“I have a strong belief that the business we’re doing will be here for the long term, since customers still need maids, technicians and someone to provide services in their houses,” he said.
Coping and adapting to the “new normal”
With lockdown measures imposed in several countries, which include restaurant closures and travel restrictions, it is not surprising the hospitality sector has taken a very big hit from the pandemic.
Eatigo, a leading discount restaurant bookings app in Asia, which operates in Thailand, Singapore, Hong Kong, Indonesia, Malaysia, the Philippines, India and South Korea, can still cope, despite substantial drops in the commissions it used to receive from the bookings, especially for hotel buffets, thanks to how lockdown measures in each country have not occurred simultaneously.
“I think pre-COVID, we were doing quite well. We started off in Thailand and Singapore, and we got big rounds of funding coming in,” said Co-Founder and Director Pumin Yuvacharaskul, who called the COVID-19 impact “quite tough for us, because the restaurants were going through the tough time.”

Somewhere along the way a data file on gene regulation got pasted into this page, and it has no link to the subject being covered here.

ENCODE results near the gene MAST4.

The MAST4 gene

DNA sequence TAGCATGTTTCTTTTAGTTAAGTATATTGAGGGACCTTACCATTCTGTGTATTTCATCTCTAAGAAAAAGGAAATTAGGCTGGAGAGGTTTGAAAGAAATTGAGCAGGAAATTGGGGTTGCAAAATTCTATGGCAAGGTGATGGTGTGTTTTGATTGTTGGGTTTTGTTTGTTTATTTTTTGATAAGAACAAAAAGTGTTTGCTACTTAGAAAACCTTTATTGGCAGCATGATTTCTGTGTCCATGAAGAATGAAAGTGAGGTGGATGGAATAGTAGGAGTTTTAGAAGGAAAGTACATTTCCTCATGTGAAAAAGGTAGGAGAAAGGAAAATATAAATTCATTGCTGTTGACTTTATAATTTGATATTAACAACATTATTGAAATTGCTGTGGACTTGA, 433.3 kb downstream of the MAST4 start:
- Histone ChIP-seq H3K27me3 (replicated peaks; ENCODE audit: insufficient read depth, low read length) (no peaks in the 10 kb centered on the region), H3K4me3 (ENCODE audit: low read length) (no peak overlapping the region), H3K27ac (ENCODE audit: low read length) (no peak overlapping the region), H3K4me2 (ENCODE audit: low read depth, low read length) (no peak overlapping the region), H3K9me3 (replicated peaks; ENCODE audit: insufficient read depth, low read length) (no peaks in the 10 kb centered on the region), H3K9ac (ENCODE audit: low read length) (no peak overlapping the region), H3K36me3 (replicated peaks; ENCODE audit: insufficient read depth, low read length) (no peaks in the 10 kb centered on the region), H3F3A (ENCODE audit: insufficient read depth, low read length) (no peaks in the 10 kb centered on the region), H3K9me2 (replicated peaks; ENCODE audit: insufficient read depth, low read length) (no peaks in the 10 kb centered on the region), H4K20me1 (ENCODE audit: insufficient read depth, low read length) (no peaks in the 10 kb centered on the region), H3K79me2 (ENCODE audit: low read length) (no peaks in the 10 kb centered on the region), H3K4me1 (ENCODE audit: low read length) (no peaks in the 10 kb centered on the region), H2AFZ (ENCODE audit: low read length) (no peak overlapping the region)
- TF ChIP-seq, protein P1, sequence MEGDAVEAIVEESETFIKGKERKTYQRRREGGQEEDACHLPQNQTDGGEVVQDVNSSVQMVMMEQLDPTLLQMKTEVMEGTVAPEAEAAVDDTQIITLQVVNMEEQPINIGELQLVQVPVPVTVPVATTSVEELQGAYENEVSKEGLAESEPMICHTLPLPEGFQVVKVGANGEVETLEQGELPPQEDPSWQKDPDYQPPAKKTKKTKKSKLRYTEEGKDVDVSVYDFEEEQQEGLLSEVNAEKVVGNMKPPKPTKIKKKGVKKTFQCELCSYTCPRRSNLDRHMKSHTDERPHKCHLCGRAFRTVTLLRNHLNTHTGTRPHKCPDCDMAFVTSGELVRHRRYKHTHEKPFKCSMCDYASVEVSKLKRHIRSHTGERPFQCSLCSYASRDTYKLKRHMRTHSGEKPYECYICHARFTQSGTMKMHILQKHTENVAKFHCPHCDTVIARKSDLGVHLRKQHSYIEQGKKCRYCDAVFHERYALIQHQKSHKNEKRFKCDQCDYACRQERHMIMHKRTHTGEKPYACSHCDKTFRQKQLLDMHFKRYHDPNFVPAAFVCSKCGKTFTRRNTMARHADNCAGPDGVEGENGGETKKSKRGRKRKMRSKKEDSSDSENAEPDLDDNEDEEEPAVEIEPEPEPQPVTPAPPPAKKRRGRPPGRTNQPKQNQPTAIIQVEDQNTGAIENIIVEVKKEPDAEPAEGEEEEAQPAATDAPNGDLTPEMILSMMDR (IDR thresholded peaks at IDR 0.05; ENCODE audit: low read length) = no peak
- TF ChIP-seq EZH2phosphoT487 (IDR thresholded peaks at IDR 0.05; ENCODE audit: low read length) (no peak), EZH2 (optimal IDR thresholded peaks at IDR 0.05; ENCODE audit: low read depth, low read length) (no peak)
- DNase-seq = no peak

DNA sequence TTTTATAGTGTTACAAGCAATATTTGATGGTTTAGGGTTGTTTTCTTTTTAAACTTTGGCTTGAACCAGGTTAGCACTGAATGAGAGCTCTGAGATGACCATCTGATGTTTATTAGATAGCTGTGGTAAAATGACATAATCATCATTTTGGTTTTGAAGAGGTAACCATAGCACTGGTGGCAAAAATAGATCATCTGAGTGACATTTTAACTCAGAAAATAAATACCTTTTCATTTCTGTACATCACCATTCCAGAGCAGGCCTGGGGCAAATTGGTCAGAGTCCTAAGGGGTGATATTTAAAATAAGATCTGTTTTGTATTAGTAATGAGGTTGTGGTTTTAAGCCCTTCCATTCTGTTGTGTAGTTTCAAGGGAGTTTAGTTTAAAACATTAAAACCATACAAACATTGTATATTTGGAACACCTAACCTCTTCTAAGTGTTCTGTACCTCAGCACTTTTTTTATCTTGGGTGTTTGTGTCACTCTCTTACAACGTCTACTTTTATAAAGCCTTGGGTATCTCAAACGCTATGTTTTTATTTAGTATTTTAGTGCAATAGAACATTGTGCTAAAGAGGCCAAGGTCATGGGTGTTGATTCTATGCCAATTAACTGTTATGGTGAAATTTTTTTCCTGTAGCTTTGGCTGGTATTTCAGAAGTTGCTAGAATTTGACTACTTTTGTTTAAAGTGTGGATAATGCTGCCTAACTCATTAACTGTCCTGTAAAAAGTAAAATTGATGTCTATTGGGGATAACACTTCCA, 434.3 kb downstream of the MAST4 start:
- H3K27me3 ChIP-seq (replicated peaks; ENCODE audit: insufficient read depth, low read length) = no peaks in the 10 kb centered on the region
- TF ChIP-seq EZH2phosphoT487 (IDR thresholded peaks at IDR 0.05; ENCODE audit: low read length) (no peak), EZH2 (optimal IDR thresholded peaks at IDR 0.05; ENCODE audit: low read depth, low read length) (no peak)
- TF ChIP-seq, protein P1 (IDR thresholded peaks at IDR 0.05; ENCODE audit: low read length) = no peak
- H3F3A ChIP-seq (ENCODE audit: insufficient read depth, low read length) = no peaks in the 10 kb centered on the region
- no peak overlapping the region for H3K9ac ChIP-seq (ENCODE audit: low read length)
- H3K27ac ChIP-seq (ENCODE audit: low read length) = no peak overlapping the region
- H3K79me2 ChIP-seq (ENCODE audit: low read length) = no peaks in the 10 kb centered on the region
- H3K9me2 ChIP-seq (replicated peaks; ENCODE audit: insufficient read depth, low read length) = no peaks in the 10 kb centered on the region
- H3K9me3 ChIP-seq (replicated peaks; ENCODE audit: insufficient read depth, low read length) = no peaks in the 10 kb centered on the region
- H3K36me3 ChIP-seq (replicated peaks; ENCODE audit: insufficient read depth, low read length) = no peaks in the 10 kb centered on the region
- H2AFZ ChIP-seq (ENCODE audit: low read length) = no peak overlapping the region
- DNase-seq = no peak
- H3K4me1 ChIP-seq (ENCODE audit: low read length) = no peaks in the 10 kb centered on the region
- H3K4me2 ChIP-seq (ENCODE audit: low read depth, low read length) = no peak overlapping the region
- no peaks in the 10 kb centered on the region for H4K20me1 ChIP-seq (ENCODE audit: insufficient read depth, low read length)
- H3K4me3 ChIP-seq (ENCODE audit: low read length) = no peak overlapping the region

“Luckily for us, at least for Eatigo, because we have so many locations, the timeline that each country goes into lockdown is actually different. It was good that we do have some income from one or two countries even through COVID to keep us going,” he added.
To adapt to the new normal, where food deliveries have become the norm, Eatigo has also launched discounted delivery services, by outsourcing to delivery partners, such as Lalamove and Grab. “We’re bringing 50% discounted food to your home,” he said.
Deliveries now account for 5% percent of Eatigo revenue, but the company is planning to increase that to double digits in a few months.